Originated 1426–75 from Middle English speciosity (attractive), from Latin speciōsitās (beauty), from speciēs (appearance), + English -ity (noun-forming suffix).
speciosity (countable and uncountable, plural speciosities)
- (uncountable) The state or quality of being specious.
- (countable, rare, chiefly in the plural) A specious action, promise, ideology, etc.
- 1843, Thomas Carlyle, Past and Present, book 2, ch. 8, The Electon
- Till deep misery, if nothing softer will, have driven you out of your Speciosites into your Sincerities; and you find there either is a Godlike in the world, or else ye are an unintelligible madness;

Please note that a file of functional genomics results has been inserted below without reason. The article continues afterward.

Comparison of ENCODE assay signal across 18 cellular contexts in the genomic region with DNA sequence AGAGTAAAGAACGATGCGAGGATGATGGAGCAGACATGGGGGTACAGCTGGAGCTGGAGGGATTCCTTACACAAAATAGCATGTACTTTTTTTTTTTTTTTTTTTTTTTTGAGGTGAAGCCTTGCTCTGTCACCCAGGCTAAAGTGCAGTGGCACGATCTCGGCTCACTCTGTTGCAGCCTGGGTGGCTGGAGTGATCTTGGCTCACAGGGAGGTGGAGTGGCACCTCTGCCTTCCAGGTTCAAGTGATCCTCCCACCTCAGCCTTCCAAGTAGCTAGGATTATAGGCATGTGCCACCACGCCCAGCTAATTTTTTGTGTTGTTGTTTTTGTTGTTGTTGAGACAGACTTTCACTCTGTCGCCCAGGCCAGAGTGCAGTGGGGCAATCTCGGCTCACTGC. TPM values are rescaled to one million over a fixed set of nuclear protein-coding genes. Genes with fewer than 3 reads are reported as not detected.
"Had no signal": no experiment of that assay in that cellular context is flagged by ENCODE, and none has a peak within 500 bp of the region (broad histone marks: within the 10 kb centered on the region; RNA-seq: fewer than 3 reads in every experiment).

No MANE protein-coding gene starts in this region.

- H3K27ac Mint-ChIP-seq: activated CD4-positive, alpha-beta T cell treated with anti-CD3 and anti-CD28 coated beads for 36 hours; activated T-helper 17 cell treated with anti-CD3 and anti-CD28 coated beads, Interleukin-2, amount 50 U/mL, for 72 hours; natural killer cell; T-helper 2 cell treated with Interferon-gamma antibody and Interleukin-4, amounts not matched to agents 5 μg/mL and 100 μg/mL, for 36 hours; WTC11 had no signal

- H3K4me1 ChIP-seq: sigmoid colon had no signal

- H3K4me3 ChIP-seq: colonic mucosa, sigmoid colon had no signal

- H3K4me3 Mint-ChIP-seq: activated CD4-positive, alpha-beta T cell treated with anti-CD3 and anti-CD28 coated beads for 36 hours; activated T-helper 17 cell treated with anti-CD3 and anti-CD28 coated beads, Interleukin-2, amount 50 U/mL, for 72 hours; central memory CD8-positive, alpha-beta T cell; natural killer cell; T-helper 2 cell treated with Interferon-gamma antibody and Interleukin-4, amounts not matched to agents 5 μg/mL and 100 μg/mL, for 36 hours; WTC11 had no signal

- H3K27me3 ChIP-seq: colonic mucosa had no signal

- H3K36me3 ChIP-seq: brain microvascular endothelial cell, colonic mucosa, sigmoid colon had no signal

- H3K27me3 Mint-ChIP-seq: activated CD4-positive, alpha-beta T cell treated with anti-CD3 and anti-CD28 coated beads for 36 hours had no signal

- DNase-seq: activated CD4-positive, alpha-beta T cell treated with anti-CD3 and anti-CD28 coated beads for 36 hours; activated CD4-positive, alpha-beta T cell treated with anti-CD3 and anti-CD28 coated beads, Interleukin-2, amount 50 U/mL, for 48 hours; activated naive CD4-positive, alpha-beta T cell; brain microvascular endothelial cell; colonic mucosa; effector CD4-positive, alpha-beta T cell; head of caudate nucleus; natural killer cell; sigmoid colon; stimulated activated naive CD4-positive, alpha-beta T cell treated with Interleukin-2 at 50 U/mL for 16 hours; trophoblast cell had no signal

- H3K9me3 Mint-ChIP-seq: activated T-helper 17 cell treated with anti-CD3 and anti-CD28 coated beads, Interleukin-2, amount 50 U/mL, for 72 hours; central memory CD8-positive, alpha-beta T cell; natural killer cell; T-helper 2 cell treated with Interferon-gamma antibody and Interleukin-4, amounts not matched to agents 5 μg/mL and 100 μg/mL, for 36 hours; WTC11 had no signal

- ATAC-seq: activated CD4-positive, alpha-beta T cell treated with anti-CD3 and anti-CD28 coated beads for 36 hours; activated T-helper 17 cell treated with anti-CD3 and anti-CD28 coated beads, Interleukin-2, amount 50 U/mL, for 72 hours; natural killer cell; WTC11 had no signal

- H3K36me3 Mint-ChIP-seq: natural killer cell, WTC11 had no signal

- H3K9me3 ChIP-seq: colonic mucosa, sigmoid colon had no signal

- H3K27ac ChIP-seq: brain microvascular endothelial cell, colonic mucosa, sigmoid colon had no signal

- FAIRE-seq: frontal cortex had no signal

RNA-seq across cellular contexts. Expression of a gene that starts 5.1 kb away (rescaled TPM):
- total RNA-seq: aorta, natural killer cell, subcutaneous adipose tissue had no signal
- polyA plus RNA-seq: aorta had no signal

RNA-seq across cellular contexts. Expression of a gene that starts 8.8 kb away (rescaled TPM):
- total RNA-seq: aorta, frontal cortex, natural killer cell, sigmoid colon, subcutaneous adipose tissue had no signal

- “speciosity” in The American Heritage Dictionary of the English Language, 4th edition, Boston, Mass.: Houghton Mifflin, 2000, ISBN 978-0-395-82517-4.
- “speciosity” in Dictionary.com Unabridged, Dictionary.com, LLC, 1995–present.
- "speciosity" in the Webster's Revised Unabridged Dictionary, MICRA, 1996, 1998.